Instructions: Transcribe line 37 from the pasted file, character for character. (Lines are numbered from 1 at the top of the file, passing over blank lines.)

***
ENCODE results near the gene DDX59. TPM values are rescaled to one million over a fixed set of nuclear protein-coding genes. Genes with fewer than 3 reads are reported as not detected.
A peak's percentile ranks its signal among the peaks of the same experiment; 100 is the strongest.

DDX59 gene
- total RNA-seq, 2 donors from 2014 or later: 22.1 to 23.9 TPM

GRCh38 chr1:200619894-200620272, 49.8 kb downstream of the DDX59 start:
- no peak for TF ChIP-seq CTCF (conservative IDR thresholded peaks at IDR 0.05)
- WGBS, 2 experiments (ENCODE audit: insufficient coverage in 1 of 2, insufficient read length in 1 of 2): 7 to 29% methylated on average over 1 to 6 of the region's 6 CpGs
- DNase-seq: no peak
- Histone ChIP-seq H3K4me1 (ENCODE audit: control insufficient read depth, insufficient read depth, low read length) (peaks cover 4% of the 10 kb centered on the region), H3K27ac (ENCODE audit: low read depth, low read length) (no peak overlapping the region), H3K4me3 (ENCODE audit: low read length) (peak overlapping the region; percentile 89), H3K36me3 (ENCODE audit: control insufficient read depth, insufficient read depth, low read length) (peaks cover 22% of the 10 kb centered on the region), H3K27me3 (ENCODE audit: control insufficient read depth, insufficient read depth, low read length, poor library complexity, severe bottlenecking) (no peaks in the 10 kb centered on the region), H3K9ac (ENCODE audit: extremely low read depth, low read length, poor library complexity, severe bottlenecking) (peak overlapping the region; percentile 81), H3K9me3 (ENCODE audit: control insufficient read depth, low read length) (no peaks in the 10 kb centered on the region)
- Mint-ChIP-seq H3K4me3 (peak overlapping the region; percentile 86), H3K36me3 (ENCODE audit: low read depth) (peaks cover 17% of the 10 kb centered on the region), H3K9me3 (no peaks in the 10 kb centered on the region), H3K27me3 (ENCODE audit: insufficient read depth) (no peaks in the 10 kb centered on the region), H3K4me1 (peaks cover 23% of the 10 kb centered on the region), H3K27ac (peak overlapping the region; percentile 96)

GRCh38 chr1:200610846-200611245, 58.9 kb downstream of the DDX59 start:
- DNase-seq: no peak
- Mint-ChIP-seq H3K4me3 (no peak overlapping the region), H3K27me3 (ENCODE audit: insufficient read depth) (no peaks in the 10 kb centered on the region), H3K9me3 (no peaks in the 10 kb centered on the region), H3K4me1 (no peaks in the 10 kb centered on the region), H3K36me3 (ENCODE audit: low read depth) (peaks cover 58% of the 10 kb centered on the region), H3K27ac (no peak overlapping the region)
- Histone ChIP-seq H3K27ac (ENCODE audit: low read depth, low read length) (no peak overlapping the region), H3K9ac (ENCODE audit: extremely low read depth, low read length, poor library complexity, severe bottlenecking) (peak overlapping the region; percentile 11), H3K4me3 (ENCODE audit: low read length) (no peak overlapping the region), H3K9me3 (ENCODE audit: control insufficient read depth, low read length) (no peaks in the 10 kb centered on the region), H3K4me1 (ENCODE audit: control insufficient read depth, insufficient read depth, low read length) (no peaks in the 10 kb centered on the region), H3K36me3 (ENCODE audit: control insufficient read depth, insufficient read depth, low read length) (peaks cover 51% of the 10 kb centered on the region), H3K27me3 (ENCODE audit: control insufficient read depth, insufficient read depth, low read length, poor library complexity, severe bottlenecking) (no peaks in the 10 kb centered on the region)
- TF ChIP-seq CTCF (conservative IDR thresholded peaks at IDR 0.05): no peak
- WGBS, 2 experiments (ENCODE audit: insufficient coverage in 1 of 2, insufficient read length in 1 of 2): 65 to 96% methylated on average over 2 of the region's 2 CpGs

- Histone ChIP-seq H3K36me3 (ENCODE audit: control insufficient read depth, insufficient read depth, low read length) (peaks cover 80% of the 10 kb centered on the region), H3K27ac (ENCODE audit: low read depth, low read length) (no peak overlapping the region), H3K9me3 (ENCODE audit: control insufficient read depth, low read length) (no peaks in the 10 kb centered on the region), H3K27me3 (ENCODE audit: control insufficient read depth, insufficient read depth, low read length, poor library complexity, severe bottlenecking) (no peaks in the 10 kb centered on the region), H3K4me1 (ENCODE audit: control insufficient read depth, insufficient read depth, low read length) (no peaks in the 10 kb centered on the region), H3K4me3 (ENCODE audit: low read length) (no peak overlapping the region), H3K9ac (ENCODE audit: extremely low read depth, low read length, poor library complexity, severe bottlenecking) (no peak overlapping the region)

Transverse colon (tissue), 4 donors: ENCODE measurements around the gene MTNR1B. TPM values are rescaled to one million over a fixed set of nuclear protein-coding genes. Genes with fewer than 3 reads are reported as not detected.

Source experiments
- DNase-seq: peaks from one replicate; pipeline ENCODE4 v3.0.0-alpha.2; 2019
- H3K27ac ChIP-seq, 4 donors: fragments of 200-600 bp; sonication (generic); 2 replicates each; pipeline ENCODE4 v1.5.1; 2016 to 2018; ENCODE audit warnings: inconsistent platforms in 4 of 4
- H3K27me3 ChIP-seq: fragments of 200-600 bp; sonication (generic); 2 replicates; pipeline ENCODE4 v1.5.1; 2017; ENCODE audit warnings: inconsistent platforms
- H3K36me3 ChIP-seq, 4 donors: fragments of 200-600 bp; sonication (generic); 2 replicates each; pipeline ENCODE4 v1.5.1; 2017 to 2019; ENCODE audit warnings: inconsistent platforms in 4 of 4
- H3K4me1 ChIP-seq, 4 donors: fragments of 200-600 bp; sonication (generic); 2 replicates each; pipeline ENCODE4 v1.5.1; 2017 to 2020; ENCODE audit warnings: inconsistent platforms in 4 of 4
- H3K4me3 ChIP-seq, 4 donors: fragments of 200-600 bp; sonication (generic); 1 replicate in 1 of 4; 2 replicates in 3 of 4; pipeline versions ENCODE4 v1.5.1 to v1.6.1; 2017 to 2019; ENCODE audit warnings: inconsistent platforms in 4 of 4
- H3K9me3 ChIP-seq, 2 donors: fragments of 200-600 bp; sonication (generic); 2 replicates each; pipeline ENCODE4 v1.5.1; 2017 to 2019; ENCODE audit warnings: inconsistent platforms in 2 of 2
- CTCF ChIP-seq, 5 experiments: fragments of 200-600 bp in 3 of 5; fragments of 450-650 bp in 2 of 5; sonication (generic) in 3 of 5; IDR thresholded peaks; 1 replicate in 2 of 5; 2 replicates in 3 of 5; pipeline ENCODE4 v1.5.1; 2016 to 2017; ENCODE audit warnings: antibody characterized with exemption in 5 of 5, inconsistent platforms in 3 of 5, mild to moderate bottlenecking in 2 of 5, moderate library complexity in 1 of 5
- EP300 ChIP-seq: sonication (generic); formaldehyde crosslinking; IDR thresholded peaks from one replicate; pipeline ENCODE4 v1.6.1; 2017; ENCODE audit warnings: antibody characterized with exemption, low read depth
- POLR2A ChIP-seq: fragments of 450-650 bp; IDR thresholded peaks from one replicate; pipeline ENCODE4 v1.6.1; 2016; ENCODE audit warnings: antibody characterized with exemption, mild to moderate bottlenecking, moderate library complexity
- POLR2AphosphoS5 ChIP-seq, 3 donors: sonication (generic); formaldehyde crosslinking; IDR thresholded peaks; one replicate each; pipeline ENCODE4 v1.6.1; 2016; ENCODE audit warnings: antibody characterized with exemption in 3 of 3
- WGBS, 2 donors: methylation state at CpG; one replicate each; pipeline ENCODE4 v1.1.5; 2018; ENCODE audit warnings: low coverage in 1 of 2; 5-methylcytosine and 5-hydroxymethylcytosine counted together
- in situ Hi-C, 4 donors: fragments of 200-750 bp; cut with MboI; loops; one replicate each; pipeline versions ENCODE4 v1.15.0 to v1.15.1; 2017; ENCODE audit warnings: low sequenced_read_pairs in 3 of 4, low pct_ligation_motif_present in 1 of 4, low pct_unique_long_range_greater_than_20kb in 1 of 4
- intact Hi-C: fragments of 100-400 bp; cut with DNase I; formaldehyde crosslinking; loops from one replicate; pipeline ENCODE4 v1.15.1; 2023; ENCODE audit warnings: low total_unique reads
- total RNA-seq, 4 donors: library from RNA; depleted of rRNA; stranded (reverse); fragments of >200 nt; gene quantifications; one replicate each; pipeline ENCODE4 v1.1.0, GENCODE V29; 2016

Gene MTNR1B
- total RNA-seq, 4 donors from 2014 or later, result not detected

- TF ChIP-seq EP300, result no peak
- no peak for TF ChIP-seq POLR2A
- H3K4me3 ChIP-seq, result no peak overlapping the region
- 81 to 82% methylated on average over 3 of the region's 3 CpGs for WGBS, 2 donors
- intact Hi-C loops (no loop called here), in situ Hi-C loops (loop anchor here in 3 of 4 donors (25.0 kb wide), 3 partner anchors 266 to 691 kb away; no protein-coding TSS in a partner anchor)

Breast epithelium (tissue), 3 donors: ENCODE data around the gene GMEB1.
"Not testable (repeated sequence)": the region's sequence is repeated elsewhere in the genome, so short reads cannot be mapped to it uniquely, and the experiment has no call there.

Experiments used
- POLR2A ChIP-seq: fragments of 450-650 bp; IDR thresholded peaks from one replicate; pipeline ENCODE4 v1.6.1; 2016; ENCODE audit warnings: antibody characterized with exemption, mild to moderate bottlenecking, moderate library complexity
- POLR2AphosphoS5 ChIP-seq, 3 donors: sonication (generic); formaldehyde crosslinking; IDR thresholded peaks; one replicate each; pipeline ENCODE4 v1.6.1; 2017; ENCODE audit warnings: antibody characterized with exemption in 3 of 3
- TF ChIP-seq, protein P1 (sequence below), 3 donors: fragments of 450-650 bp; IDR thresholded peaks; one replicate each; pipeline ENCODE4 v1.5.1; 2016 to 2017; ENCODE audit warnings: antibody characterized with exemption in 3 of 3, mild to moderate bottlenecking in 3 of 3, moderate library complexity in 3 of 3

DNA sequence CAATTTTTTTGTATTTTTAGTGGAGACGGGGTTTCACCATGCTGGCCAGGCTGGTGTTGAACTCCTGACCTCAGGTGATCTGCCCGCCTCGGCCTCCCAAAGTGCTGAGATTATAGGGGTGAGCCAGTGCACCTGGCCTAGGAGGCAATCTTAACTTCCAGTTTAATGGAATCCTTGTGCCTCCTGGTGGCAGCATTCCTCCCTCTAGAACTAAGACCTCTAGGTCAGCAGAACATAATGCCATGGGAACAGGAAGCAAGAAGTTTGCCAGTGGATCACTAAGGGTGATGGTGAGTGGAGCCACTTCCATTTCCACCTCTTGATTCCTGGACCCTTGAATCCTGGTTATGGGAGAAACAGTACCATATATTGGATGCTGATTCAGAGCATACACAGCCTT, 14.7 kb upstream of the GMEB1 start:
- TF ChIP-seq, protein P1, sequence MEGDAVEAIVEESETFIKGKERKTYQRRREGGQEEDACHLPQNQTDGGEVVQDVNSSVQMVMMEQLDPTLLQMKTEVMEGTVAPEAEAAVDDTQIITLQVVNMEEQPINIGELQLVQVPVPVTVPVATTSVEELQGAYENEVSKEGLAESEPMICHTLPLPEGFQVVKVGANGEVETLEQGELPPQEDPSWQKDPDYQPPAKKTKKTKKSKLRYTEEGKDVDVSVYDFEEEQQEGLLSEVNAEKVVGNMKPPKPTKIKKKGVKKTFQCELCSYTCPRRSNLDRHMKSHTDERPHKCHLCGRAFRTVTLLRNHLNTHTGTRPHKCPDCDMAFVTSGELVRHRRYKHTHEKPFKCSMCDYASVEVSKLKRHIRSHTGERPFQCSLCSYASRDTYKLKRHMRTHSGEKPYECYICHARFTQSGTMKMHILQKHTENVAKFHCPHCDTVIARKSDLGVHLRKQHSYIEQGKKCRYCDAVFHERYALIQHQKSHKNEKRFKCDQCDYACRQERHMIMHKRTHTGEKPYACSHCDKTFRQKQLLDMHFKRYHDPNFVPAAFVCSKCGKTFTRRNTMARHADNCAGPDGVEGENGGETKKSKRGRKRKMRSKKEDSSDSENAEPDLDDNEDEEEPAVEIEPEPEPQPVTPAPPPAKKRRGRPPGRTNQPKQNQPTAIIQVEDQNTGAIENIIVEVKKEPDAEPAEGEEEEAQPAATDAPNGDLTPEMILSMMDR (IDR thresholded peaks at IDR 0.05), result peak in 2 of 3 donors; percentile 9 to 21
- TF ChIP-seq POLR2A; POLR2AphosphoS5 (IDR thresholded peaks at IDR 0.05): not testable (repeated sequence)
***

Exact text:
- TF ChIP-seq EP300, result no peak